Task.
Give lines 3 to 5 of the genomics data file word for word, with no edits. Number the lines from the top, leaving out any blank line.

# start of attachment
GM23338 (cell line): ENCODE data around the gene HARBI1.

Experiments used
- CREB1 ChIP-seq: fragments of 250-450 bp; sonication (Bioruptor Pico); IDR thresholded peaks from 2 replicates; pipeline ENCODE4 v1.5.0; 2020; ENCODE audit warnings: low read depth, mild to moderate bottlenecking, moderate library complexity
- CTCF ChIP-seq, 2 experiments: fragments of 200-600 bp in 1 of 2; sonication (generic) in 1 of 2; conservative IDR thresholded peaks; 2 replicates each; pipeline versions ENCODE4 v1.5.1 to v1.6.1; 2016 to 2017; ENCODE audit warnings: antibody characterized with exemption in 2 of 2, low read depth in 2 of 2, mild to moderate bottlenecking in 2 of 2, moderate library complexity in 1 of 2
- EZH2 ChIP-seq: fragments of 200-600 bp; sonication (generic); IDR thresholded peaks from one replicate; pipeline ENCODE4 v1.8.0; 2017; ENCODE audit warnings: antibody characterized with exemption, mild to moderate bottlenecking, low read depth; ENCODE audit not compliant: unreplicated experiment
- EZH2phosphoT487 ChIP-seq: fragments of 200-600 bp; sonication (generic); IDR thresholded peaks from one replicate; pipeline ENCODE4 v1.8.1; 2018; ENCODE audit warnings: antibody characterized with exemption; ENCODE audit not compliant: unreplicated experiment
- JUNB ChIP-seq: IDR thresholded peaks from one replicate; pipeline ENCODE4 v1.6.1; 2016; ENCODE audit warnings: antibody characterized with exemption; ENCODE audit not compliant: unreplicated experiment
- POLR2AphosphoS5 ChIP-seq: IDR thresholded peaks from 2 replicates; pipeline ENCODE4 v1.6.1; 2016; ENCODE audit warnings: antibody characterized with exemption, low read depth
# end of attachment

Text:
- CREB1 ChIP-seq: fragments of 250-450 bp; sonication (Bioruptor Pico); IDR thresholded peaks from 2 replicates; pipeline ENCODE4 v1.5.0; 2020; ENCODE audit warnings: low read depth, mild to moderate bottlenecking, moderate library complexity
- CTCF ChIP-seq, 2 experiments: fragments of 200-600 bp in 1 of 2; sonication (generic) in 1 of 2; conservative IDR thresholded peaks; 2 replicates each; pipeline versions ENCODE4 v1.5.1 to v1.6.1; 2016 to 2017; ENCODE audit warnings: antibody characterized with exemption in 2 of 2, low read depth in 2 of 2, mild to moderate bottlenecking in 2 of 2, moderate library complexity in 1 of 2
- EZH2 ChIP-seq: fragments of 200-600 bp; sonication (generic); IDR thresholded peaks from one replicate; pipeline ENCODE4 v1.8.0; 2017; ENCODE audit warnings: antibody characterized with exemption, mild to moderate bottlenecking, low read depth; ENCODE audit not compliant: unreplicated experiment